Category Archives: Chefs

The Long-Awaited Single Thread Finally Opens

Chef Kyle Connaughton in the kitchen of Single Thread, the restaurant-farm-inn he and his wife have dreamed for years of creating.

Chef Kyle Connaughton in the kitchen of Single Thread, the restaurant-farm-inn he and his wife have dreamed for years of creating.

 

Healdsburg’s Single Thread is an ambitious, high-end restaurant. It is an organic, sustainable farm. And it is a luxurious inn.

It is also the most hotly anticipated opening of the year.

Above all, it is a labor of love and dedication by husband-and-wife team Chef Kyle Connaughton and farmer Katina Connaughton.

After two long years of construction, it finally opened its doors to the public last Friday. I had a chance to check it all out at a media dinner held just a few days before that.

Connaughton’s impressive credentials include cooking at Heston Blumenthal’s the Fat Duck in the United Kingdom and Michel Bras’ Toya Japon in Hokkaido. Katina learned the tenets of sustainability while working on a strawberry farm in Japan.

It was under construction for two years.

It was under construction for two years.

Just a few steps off the square.

Just a few steps off the square.

Together, that ethos of serene Eastern hospitality and utmost respect for the land imbue the restaurant, which they built almost from the ground up. The former post office right off the square was supposed to be a tasting room with lodging for Seghesio Vineyards. But when the winery was sold to Crimson Wine Group, the property became available. And the Connaughtons pounced on it for their dream restaurant.

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Sacramento’s Grange To Get a Facelift

 

The top-selling zabuton at Grange.

The top-selling zabuton at Grange.

When Sacramento’s Grange reopens tomorrow, it will have a refreshed look.

I’m curious to see how this farm-to-fork downtown restaurant will re-imagine itself, as I had the chance to check it out a month before the redo, when I was invited in as a guest of Grange and the swank Citizen Hotel.

Downtown Sacramento is undergoing its own renaissance, what with the opening of Golden 1 Center, home of the Sacramento Kings, just a stroll away.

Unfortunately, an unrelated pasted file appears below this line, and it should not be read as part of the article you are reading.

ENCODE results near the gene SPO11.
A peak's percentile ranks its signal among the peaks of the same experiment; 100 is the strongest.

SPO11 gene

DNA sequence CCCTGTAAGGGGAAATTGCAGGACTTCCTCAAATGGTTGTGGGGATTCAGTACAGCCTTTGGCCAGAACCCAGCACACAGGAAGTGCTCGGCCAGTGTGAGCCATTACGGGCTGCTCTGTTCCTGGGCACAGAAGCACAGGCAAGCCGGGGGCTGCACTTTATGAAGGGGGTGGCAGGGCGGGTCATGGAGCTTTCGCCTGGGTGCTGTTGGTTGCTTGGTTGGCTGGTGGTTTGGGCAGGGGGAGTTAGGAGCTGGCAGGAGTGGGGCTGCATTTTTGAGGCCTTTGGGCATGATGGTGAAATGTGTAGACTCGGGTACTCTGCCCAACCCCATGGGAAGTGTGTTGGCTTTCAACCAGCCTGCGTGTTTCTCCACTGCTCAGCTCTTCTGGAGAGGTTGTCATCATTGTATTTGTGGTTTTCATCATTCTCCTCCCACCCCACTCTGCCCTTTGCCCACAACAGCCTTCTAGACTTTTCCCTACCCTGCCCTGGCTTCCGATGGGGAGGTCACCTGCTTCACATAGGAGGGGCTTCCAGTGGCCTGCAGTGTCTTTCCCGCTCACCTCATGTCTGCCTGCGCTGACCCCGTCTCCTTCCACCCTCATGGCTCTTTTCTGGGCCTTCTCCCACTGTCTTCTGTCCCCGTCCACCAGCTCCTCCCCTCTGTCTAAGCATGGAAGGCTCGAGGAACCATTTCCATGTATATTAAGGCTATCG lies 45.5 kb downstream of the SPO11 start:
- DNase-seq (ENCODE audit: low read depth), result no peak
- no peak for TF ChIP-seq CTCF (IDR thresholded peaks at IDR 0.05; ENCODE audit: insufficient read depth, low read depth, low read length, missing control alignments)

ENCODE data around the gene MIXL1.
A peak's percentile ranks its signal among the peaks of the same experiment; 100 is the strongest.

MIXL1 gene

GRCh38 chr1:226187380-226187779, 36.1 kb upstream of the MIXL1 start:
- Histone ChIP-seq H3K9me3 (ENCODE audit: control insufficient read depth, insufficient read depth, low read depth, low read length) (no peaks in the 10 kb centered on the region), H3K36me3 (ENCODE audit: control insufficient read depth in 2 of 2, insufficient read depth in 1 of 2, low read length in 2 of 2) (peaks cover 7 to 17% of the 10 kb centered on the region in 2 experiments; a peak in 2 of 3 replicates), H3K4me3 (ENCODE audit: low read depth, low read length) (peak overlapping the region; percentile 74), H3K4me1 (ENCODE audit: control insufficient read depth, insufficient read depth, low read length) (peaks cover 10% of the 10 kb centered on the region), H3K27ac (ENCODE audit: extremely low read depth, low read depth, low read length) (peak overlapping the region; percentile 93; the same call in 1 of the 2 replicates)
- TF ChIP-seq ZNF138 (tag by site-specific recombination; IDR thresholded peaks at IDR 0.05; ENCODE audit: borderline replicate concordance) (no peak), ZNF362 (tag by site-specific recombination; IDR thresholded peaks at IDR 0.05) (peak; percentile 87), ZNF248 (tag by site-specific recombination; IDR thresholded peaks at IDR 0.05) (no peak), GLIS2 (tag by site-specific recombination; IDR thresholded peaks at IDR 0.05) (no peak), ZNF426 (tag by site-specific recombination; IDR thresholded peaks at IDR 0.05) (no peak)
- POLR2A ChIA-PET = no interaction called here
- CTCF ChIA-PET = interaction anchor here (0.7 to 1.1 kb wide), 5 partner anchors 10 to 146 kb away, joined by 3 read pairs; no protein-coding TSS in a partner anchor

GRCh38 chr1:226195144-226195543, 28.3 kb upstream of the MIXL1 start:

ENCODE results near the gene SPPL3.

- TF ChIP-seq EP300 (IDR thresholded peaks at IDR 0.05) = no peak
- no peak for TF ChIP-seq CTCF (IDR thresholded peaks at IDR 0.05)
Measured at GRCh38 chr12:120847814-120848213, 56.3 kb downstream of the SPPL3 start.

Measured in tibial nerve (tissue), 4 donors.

With Chef Oliver Ridgeway’s farm-to-table sensibilities and an industrial, masculine setting of concrete columns, soaring windows all around, and black steel pendant lights, the restaurant has long been a popular venue. The bar area in particular gets packed early in the evening whenever there is an event going on at the arena.

Grange's former look.

Grange’s former look.

I started with a Blueberry Shrub ($13), a refreshing sip of gin, lemon, thyme, and Luxardo sour cherry syrup, made extra puckery with Buckeye Creek blueberry rice vinegar. It’s a great way — and a pretty one — to rev the palate up.

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Thankful For Apple Custard Tart

A tart full of tender apples and delicate custard.

A tart full of tender apples and delicate custard.

 

What are you thankful for this Thanksgiving?

Me? I’m grateful for good health, great friends and family, and a writing career, that though a wild roller-coaster ride at times, has brought enormous satisfaction, wonderful opportunities, and a contingent of loyal, supportive readers who are the very best anyone could ever ask for.

And I’m glad for “Apple Custard Tart.” Because it’s equally delicious and appropriate for the Thanksgiving feast or for the lazy, spent morning after.

Don’t rush out to the mall that Friday. Instead, enjoy a slice of this pretty tart with a cup of coffee or tea, and a retelling of the fun, delightful moments that happened during the holiday night before.

buttercelebrates

This straightforward recipe is from “Butter Celebrates! Delicious Recipes For Special Occasions” (Knopf), of which I received a review copy. It’s by Rosie Daykin, owner of Butter Baked Goods in Vancouver.

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From Roy’s — Or The Story of the $50 Panettone

From Roy's dark chocolate panettone -- fit for a king or queen.

From Roy’s dark chocolate panettone — fit for a king or queen.

 

When I told my husband, who is notoriously frugal (he’d call himself, “cheap”), that I was writing a story about a pastry chef who makes a $50 panettone, he was beside himself.

He rolled his eyes, completely flabbergasted. Who in their right minds, he thought, would pay that much for an Italian Christmas bread that you can get for a song on the shelves at Cost Plus?

Then, I cut him a thick slab of the handmade dark chocolate panettone made by From Roy’s of Richmond. He put a forkful in his mouth. He let out a sigh. Then, he actually said, “OK, I can see paying $50 for this.”

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